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Archive for the ‘Jboss’ Category

Posted by sibu on March 13, 2015

GC overhead limit exceeded ….!!!

java.lang.OutOfMemoryError: GC overhead limit exceeded

All Java applications include a built-in Garbage Collection (GC). In many other programming languages, the developers need to manually allocate and free memory regions so that the freed memory can be reused. Java applications on the other hand only need to allocate memory. Whenever a particular space in memory is no longer used a separate process called Garbage Collection clears the memory for you.

The “java.lang.OutOfMemoryError: GC overhead limit exceeded” error means that GC has been trying to free the memory but is pretty much unable to get any job done. By default it happens when the JVM is spending more than 98% of the total time in GC. In addition, after GC less than 2% of the heap is recovered.

So – the “java.lang.OutOfMemoryError: GC overhead limit exceeded” error will be displayed when your application has exhausted pretty much all the available memory and GC has repeatedly failed to clean it.
Cause of java.lang.OutOfMemoryError

When failing with the “java.lang.OutOfMemoryError: GC overhead limit exceeded” error, the JVM is signalling that your application is spending too much time in garbage collection with little to show for it. By default the JVM is configured to throw this error if you are spending more than 98% of the total time in GC and after the GC less than 2% of the heap is recovered.

What would happen if this GC overhead limit was not present?  Note that the “GC overhead limit exceeded” error is thrown only when 2% of the memory was freed after several GC cycles.

This means that the little amount GC was able to clean will be quickly filled again thus forcing GC to restart the cleaning process again.This forms a vicious cycle where the CPU is 100% busy with GC and no actual work can be done. End users of the application are facing extreme slowdowns – operations which used to be completed in milliseconds are now likely to take minutes to finish.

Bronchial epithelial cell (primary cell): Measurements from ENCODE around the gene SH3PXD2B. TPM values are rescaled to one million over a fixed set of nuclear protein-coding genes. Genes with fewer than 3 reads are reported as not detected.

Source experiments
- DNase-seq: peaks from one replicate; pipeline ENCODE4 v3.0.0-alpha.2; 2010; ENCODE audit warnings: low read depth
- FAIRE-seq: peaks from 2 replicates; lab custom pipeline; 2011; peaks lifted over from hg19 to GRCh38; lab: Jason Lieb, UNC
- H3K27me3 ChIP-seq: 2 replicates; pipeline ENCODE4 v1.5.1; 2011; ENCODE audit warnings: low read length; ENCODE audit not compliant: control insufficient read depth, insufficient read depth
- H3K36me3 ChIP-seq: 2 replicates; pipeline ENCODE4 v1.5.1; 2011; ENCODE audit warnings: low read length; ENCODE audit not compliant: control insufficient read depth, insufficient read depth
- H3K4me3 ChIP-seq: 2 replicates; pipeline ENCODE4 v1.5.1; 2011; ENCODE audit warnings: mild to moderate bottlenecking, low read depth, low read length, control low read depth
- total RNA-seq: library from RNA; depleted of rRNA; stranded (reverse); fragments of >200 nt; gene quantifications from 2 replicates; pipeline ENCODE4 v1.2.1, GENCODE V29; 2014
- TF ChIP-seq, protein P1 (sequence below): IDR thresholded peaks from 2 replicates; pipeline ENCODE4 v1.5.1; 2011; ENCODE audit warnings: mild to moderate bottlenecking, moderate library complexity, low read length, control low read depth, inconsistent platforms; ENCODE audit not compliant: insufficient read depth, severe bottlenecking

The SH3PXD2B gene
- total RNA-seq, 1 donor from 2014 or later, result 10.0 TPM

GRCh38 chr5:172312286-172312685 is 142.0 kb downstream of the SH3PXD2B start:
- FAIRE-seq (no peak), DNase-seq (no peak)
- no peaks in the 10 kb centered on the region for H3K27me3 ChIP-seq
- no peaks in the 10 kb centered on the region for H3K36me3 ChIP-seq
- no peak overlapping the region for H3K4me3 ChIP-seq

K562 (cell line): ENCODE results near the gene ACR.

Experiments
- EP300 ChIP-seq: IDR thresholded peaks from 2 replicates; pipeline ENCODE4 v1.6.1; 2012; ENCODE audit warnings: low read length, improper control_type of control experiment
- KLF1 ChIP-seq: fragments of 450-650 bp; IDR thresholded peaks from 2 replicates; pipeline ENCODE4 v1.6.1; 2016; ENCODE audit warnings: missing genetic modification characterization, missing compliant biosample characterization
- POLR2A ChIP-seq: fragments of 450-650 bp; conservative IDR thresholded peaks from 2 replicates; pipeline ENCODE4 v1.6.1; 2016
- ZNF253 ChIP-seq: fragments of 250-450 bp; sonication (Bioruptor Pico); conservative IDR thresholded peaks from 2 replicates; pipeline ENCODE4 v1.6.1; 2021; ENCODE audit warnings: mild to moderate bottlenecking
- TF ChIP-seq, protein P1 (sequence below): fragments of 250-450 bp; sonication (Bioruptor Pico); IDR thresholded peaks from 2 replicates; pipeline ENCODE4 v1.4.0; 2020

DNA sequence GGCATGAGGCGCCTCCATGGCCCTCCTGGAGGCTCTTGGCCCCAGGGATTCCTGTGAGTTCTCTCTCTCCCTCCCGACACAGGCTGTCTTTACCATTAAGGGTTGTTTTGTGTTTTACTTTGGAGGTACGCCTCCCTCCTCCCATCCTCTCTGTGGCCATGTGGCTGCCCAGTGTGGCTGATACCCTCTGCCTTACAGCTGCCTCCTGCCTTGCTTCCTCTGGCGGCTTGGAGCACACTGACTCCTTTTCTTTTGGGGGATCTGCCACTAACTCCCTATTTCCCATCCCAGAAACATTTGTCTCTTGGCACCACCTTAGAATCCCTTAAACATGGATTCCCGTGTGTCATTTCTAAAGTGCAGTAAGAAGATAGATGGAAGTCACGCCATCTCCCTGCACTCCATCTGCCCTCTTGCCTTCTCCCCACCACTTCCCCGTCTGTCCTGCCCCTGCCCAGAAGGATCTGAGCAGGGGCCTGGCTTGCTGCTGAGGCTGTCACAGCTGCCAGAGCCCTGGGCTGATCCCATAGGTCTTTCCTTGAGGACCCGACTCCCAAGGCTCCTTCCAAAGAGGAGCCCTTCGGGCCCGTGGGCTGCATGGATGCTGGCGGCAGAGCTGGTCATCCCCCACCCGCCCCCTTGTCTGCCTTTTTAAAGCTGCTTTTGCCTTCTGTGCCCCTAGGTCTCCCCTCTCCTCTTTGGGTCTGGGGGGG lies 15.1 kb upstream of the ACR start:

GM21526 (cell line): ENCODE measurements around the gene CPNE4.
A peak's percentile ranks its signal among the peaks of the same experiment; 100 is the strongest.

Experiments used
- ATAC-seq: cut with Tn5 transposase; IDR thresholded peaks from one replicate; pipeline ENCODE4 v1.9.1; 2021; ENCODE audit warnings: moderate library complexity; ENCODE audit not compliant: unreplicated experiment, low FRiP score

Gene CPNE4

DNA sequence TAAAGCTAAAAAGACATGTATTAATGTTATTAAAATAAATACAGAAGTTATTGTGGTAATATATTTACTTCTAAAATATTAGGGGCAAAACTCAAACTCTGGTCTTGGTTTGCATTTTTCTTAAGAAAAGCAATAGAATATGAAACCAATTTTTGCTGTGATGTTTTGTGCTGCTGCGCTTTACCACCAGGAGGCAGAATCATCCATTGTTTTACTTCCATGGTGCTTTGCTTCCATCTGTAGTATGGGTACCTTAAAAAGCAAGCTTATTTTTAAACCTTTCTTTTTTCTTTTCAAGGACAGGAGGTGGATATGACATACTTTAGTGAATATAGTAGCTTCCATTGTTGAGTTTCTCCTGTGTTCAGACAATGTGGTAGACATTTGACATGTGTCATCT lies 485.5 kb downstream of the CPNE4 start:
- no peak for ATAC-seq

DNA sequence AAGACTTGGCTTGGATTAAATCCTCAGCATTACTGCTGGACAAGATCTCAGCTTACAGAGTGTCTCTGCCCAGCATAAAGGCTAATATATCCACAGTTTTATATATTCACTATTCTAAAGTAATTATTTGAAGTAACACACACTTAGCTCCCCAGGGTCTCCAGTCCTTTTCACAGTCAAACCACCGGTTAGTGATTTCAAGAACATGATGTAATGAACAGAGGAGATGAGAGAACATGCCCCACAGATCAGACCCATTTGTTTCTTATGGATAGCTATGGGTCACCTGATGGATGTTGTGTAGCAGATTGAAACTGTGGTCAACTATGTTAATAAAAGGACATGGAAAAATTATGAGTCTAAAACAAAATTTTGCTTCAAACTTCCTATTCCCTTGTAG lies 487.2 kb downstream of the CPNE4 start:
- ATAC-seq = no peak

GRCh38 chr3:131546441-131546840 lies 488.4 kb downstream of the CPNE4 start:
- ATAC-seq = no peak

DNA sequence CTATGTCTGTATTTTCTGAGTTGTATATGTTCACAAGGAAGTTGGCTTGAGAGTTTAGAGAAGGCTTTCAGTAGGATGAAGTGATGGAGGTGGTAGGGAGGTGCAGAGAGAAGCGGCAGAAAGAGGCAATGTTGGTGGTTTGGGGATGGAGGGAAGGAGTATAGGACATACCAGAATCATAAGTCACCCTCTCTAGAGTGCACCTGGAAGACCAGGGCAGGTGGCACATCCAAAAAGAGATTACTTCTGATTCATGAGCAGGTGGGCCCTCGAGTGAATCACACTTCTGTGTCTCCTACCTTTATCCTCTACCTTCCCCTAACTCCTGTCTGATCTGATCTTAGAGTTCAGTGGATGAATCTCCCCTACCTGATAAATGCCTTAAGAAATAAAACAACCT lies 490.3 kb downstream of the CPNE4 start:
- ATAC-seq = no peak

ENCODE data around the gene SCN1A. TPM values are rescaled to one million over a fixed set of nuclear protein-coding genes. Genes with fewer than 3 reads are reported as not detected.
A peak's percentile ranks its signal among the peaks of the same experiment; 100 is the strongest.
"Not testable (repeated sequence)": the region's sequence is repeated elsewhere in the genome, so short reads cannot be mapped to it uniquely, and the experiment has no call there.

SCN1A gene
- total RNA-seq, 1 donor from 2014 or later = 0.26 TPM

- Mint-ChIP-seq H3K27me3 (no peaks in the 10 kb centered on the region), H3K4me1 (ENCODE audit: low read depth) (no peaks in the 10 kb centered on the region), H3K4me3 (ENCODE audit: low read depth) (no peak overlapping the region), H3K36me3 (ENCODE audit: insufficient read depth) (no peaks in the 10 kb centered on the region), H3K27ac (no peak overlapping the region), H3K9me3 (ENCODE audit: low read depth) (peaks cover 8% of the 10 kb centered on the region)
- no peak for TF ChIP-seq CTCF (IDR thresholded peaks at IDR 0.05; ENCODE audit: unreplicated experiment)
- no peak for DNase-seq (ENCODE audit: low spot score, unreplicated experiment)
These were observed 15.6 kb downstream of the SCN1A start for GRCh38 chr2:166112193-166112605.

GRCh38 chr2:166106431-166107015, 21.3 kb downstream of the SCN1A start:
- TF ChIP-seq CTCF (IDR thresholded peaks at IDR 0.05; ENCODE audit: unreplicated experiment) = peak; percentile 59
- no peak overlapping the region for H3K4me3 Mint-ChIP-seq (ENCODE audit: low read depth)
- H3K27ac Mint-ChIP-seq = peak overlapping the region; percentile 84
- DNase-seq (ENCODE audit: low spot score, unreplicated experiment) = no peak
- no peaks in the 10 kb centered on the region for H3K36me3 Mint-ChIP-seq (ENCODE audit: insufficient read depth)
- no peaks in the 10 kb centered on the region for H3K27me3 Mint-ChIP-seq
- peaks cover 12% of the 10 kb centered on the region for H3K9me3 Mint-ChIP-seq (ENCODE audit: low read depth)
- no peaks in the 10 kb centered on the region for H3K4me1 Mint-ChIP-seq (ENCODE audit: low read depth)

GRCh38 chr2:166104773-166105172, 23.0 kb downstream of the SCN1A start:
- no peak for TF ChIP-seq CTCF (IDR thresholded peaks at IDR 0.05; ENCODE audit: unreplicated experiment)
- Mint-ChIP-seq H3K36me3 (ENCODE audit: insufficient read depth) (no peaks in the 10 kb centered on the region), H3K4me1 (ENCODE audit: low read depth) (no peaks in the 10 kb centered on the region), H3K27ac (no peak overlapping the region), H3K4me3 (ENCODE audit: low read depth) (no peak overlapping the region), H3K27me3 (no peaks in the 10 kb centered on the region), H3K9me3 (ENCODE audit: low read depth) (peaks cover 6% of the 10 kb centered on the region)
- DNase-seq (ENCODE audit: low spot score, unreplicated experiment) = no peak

Posted by sibu on October 1, 2014

Diff between .java vs .class

.java file is Java source code, in a plain text that programmers edit.

java compiler converts your java code into byte-code (.class)

Example: javac

a new file filename.class is created by the Java compiler. This is a file containing Java bytecode, which is essentially a file that the Java interpreter can read. That’s what makes Java multi-platform. You can transport this .class file from Windows to Linux and run:

java filename

you will be getting the same result.

Posted by sibu on February 17, 2011

Jboss and its versions


JBoss Application Server (or JBoss AS) is a free software/open-source Java EE-based application server. Because it is Java-based, the JBoss application server operates cross-platform: usable on any operating system that Java supports. JBoss AS was developed by JBoss, now a division of Red Hat.


JBoss AS 4.0, a Java EE 1.4 application server, features an embedded Apache Tomcat 5.5 servlet container. It supports any Java Virtual Machine between versions 1.4 and 1.6.

JBoss AS 4.2 also functions as a Java EE 1.4 application server, but deploys Enterprise JavaBeans 3.0 by default. It requires the Java Development Kit version 5. Tomcat 5.5 comes bundled with it.

JBoss AS 5.1, released as of 2009, operates as a Java EE 5 application server. It is a minor update of the major release JBoss AS 5.0

Boss AS 6.0,[3] the current stable release and an unofficial implementation of Java EE 6, was released on December 28, 2010.